2020 NYT Bestsellers Hardcover Fiction
Throughout 2016-17, I congratulated Amor Towles via Twitter and even an occasional email on the success of his book, A Gentleman in Moscow, for its 60+ weeks on the New York Times Hardcover Fiction Bestseller List. At that time, no one on the list was close to him. Most of the regular once a month books from the likes of James Paterson, John Grisham, Steven King, Clive Custer, and Tom Clancy writing from the grave, et al would pop up, get their three weeks of fame, and then by on the $5 dollar rack at Barnes and Noble a month or two later. (NOTICE: All linked items on this page are via Amazon. You click and are taken to your own account. If you make a purchase, I may earn a small commission from the sale. And thank you for using this method to assist me in continuing to provide this top content.)
Where the Crawdads Sing
But now in early 2020, there is something special going on. For one thing, Delia Owens’s Where the Crawdads Sing now has been on the list for 76 weeks, and a good many of them in the number one slot. I read this book last summer and there is still imagery that pops into my mind when I think about the scenes she created in the book. I can still feel what it might have been like walking up to the tower down by the ocean. Hear the rotted steps off the front porch. Imagine what it might have been like in her boat in the bayou. Going to her hideaway shack. The book deserves the notoriety it is receiving.
The Silent Patient
Yet that is not all. The Silent Patient by Alex Michaelides is a book, as of today I’m only six chapters in, but holy smokes, this has my attention. A woman has been charged with murdering her tied-up husband by shooting him in the face multiple times in their London or Surrey home. (Writers have long had so many characters live in Surrey that it’s almost funny.) After the woman allegedly did the deed, she stopped speaking. The narrator is finally about to get her into a mental home. He got a job there just so he could be able to work with her to see what makes her tick. This is as far as I’ve gotten, but I’m intrigued. From the looks of it, the woman is not the murderer…. The book, at present, sits at 37 weeks on the NYT list.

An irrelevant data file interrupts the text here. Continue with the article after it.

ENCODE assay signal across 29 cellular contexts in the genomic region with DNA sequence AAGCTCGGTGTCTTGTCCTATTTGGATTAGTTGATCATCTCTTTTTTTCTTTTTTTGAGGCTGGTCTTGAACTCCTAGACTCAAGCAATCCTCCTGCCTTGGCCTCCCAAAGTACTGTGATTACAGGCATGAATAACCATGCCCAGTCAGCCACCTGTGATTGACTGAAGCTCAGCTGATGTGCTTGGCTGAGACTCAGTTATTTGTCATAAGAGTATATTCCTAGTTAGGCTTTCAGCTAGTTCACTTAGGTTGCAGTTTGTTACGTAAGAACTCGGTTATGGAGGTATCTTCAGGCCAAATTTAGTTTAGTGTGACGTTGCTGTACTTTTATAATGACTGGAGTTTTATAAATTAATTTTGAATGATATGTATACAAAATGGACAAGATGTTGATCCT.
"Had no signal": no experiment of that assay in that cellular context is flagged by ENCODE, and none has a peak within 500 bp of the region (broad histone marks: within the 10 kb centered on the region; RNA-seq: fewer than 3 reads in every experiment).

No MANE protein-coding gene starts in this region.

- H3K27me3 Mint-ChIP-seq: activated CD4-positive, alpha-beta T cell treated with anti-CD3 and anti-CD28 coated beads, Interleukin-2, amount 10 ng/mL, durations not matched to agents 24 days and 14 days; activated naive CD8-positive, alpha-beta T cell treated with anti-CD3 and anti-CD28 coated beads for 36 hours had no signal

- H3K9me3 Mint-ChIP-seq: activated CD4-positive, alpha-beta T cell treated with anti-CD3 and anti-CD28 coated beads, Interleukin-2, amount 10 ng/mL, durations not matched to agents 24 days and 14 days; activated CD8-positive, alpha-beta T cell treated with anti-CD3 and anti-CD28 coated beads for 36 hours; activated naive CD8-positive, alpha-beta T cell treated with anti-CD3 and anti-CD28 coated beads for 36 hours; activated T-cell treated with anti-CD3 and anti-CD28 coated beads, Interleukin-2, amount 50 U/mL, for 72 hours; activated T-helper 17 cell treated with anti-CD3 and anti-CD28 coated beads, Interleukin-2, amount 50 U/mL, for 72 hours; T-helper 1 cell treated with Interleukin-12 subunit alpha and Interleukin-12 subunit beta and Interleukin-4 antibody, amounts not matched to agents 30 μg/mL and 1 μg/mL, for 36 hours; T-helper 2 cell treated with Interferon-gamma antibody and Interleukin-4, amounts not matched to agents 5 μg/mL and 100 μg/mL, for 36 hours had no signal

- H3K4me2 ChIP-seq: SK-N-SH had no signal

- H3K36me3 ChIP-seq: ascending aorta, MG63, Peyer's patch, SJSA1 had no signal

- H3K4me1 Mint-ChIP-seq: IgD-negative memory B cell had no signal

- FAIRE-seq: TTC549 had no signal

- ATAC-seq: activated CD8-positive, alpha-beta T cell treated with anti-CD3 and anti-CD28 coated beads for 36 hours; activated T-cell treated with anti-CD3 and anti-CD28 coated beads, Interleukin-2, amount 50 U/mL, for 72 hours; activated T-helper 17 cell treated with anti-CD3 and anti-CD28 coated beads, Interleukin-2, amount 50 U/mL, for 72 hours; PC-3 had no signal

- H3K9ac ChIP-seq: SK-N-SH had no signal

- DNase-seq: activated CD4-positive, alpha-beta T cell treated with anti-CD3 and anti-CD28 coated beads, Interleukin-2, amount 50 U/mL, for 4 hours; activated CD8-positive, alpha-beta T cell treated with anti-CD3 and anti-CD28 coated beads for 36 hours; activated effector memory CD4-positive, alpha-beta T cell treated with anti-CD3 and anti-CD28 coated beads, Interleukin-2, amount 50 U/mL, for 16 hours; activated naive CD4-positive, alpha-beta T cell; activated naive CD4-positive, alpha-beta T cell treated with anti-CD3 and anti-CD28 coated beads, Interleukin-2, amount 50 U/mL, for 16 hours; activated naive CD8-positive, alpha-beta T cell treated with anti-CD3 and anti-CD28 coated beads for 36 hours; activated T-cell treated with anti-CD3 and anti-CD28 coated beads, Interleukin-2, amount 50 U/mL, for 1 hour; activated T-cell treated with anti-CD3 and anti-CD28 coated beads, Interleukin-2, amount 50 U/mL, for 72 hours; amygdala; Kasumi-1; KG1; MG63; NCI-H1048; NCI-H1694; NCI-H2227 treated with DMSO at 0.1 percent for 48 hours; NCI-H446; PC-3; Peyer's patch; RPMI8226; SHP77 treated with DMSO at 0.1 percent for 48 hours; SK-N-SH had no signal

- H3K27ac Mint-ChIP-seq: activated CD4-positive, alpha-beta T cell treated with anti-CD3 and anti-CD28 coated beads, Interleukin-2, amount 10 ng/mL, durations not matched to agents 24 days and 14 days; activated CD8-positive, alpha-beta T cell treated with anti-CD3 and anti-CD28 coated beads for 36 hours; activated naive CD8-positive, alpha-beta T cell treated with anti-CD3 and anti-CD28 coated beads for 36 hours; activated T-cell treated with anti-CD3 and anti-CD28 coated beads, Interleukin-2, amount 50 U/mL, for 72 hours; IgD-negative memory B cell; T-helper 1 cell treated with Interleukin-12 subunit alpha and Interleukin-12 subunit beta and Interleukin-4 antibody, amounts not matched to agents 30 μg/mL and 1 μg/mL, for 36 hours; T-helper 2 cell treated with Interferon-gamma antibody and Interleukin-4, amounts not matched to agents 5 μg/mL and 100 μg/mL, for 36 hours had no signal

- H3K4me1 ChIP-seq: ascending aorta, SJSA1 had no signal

The Dutch House
The present number five book on the list is Ann Patchett’s The Dutch House. For 21 weeks, the book has done like most all Patchett books and been on the list. I am a fan of Ann’s work, there is no doubt. Commonwealth and Bel Canto are wonderful reads as well. The Dutch House includes an older sister character named Maeve. One can’t help but fall for this girl and her grit. I truly enjoyed the book, and by the way, the girl in the red coat on the cover is a depiction of her.
Other Bestselling Books
But I also noticed Stephen King has a book that’s been on the list for 22 weeks–The Institute. I read his 2018 tome The Outsider, which also made the list. I don’t know about this one. The tagline on this one is too much for me.
Jojo Moyes is next with 19 weeks on this list. That book, The Giver of Stars, if it gets to 25 weeks, that’s typically when I will finally buy. If you’ve had the chance to read this book, leave comments below about why others should, too.
And then John Grisham has a book that’s lasted 18 weeks, The Guardians. I’m not much for legal and lawyer whodunits. Leave comments below if you’ve read this book and what you liked about it.
Congrats to these authors for doing something that’s very hard to do. First, they made the list. Second of all, they made the list and have stuck around longer than the normal few weeks of the marketing push for a book, and are still living, breathing, and selling copies like crazy.
(NOTICE: All linked items on this page are via Amazon. You click and are taken to your own account. If you make a purchase, I may earn a small commission from the sale. And thank you for using this method to assist me in continuing to provide this top content.)